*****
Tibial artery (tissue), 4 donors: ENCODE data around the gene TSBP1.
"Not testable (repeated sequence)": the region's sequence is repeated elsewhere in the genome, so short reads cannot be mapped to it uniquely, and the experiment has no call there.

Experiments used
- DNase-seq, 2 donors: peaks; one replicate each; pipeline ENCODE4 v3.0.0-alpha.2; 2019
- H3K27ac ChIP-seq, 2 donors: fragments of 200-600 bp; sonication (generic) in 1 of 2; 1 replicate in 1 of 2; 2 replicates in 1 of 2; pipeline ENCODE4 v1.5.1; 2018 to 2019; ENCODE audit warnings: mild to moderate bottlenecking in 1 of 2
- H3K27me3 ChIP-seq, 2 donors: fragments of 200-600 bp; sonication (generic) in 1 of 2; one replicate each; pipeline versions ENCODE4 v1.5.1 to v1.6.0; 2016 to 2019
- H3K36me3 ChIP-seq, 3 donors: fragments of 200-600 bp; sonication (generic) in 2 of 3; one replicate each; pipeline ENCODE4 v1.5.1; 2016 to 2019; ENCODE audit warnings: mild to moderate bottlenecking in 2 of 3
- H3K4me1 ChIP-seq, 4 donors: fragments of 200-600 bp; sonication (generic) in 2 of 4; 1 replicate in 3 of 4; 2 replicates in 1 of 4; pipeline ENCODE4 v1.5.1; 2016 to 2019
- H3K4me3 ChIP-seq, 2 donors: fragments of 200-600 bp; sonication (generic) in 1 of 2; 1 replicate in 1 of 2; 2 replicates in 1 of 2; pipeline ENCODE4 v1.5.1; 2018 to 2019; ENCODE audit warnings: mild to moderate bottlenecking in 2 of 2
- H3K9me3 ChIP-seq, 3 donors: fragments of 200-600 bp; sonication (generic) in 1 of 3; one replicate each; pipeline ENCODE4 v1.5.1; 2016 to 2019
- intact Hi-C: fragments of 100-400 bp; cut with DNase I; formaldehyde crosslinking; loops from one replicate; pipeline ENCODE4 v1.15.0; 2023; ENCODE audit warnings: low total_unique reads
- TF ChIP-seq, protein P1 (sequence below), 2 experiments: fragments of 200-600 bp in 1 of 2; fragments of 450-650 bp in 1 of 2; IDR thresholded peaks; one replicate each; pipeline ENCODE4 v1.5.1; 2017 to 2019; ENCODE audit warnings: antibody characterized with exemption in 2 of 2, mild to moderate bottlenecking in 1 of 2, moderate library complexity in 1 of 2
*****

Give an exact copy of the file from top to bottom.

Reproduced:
Tibial artery (tissue), 4 donors: ENCODE data around the gene TSBP1.
"Not testable (repeated sequence)": the region's sequence is repeated elsewhere in the genome, so short reads cannot be mapped to it uniquely, and the experiment has no call there.

Experiments used
- DNase-seq, 2 donors: peaks; one replicate each; pipeline ENCODE4 v3.0.0-alpha.2; 2019
- H3K27ac ChIP-seq, 2 donors: fragments of 200-600 bp; sonication (generic) in 1 of 2; 1 replicate in 1 of 2; 2 replicates in 1 of 2; pipeline ENCODE4 v1.5.1; 2018 to 2019; ENCODE audit warnings: mild to moderate bottlenecking in 1 of 2
- H3K27me3 ChIP-seq, 2 donors: fragments of 200-600 bp; sonication (generic) in 1 of 2; one replicate each; pipeline versions ENCODE4 v1.5.1 to v1.6.0; 2016 to 2019
- H3K36me3 ChIP-seq, 3 donors: fragments of 200-600 bp; sonication (generic) in 2 of 3; one replicate each; pipeline ENCODE4 v1.5.1; 2016 to 2019; ENCODE audit warnings: mild to moderate bottlenecking in 2 of 3
- H3K4me1 ChIP-seq, 4 donors: fragments of 200-600 bp; sonication (generic) in 2 of 4; 1 replicate in 3 of 4; 2 replicates in 1 of 4; pipeline ENCODE4 v1.5.1; 2016 to 2019
- H3K4me3 ChIP-seq, 2 donors: fragments of 200-600 bp; sonication (generic) in 1 of 2; 1 replicate in 1 of 2; 2 replicates in 1 of 2; pipeline ENCODE4 v1.5.1; 2018 to 2019; ENCODE audit warnings: mild to moderate bottlenecking in 2 of 2
- H3K9me3 ChIP-seq, 3 donors: fragments of 200-600 bp; sonication (generic) in 1 of 3; one replicate each; pipeline ENCODE4 v1.5.1; 2016 to 2019
- intact Hi-C: fragments of 100-400 bp; cut with DNase I; formaldehyde crosslinking; loops from one replicate; pipeline ENCODE4 v1.15.0; 2023; ENCODE audit warnings: low total_unique reads
- TF ChIP-seq, protein P1 (sequence below), 2 experiments: fragments of 200-600 bp in 1 of 2; fragments of 450-650 bp in 1 of 2; IDR thresholded peaks; one replicate each; pipeline ENCODE4 v1.5.1; 2017 to 2019; ENCODE audit warnings: antibody characterized with exemption in 2 of 2, mild to moderate bottlenecking in 1 of 2, moderate library complexity in 1 of 2